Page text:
Thursday, July 28, 2011



Last week I wrote about the Dillinger hideout near Cuba City, and introduced Louis P. Piquette, Dillinger’s lawyer who was from the Platteville/Benton area. Piquette was an interesting man. Those who watched him in a courtroom universally described him as “flamboyant”. The son of a blacksmith, he was described as a "short, chubby, middle-aged man of vitality and charm." He was well depicted in the 2009 movie “Public Enemies” by actor Peter Gerety

Louis Piquette never attended law school, but did pass the Illinois Bar Exam on his fourth try. He actually was an attorney in the City of Chicago Prosecuting Attorney’s Office. His time as a prosecutor did not last long. He was soon part of a group of law enforcement officials who attended banquets thrown by Al Capone, and he was indicted along with a number of politicians for taking “rake-offs” from coal sales to city schools. He was never found guilty but decided to become a defense attorney in 1922, setting up his own practice with Arthur O’Leary as his investigator. Both men were “shady” and were more than willing to bend rules to make a buck.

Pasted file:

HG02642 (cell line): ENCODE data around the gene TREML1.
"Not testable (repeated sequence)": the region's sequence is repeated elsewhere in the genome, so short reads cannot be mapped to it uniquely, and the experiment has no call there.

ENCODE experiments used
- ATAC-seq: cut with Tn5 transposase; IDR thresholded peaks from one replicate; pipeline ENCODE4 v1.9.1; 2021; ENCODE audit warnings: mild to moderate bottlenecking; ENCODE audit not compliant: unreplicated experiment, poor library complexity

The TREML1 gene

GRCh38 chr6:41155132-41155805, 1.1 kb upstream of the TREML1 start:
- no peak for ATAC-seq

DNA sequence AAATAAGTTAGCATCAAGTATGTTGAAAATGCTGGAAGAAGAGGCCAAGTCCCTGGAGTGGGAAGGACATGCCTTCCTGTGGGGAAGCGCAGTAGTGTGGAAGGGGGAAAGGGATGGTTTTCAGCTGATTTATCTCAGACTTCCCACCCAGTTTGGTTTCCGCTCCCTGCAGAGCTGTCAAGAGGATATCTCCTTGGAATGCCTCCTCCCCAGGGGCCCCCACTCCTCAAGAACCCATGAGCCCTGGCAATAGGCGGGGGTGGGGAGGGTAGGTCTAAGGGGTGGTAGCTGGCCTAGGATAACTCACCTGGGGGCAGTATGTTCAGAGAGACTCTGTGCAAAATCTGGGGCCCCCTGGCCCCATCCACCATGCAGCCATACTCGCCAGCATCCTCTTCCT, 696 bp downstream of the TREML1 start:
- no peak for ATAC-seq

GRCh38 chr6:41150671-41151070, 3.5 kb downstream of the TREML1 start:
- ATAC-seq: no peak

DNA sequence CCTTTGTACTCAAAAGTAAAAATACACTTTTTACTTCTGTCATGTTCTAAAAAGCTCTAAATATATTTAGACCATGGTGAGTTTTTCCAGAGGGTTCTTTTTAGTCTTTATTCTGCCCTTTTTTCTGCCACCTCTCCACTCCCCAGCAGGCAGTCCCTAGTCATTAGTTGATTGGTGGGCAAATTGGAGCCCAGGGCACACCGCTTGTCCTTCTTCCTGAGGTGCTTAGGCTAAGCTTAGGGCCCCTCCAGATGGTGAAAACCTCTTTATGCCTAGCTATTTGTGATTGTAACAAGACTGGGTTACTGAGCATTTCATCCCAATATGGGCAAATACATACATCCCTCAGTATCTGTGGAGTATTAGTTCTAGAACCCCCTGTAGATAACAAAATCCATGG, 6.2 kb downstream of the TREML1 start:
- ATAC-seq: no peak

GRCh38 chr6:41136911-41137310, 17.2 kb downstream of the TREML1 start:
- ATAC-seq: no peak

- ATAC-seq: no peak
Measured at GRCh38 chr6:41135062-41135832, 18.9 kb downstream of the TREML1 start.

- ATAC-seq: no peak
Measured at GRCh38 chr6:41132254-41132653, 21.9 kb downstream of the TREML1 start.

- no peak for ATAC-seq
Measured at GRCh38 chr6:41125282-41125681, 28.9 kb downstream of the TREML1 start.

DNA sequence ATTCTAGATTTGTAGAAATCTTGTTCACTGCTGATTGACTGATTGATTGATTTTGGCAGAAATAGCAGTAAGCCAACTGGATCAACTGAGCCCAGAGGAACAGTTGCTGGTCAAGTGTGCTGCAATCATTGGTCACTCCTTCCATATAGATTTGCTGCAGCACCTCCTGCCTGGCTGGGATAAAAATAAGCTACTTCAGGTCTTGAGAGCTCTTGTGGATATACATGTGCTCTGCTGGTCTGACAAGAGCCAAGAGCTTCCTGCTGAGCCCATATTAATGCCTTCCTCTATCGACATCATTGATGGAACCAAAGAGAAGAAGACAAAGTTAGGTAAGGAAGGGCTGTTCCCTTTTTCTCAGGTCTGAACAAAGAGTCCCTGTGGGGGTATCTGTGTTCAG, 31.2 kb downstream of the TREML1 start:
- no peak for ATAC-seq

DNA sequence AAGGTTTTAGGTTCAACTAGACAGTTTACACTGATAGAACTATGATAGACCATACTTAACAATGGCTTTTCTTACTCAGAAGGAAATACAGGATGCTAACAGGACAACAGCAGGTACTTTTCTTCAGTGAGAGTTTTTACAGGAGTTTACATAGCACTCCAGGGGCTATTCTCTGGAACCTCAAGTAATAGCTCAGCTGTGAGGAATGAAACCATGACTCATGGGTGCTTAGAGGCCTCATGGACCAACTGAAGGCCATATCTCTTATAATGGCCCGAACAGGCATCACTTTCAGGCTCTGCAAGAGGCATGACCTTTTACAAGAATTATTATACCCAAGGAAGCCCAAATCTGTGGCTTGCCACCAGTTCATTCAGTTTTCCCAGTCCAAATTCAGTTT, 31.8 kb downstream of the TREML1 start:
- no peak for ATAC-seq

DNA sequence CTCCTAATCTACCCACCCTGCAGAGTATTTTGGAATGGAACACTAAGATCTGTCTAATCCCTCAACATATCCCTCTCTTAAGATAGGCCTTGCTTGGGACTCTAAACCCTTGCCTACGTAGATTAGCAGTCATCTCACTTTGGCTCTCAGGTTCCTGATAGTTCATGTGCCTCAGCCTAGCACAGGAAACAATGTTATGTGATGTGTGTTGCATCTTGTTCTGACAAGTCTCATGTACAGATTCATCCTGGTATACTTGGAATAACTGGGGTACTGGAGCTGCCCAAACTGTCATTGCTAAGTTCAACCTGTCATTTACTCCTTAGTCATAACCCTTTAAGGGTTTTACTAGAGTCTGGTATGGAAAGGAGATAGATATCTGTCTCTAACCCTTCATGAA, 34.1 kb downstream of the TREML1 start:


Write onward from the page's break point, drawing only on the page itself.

Piquette soon became the preferred defense attorney for organized crime figures. On June 9, 1930, “Jake” Lingle, a veteran crime reporter for the Chicago Tribune, was shot and killed. Leo V. Brothers, described as a union thug was accused of the crime and Piquette unsuccessfully defended him. In 1928 Piquette represented David C. Rockola, a slot machine mechanic who had promised to witness for the prosecution against James “High Pockets” O’Brien, a mobster who was paying off police to return impounded slot machines. At trial, Rockola took the fifth and refused to testify, ruining the prosecution. He later made millions manufacturing jukeboxes. Piquette is often alleged to have given Dillinger the wooden gun he used to escape from the Lake County Jail in Crown Point Indiana. That allegation is doubtful.

Piquette seems to have genuinely liked Dillinger, or was delusional about his character. In 1934 a widow, Eulalia Callender wrote him a letter saying that Dillinger could only have escaped from Crown Point with God’s help. Piquette replied: “I, like you believe that it was the hand of God that enabled this young Christian soul to live on. From my experience with the party in question, I can safely tell you that he will rob no banks, but it is his firm intention to travel in the path of righteousness. He is a great student of the Bible.”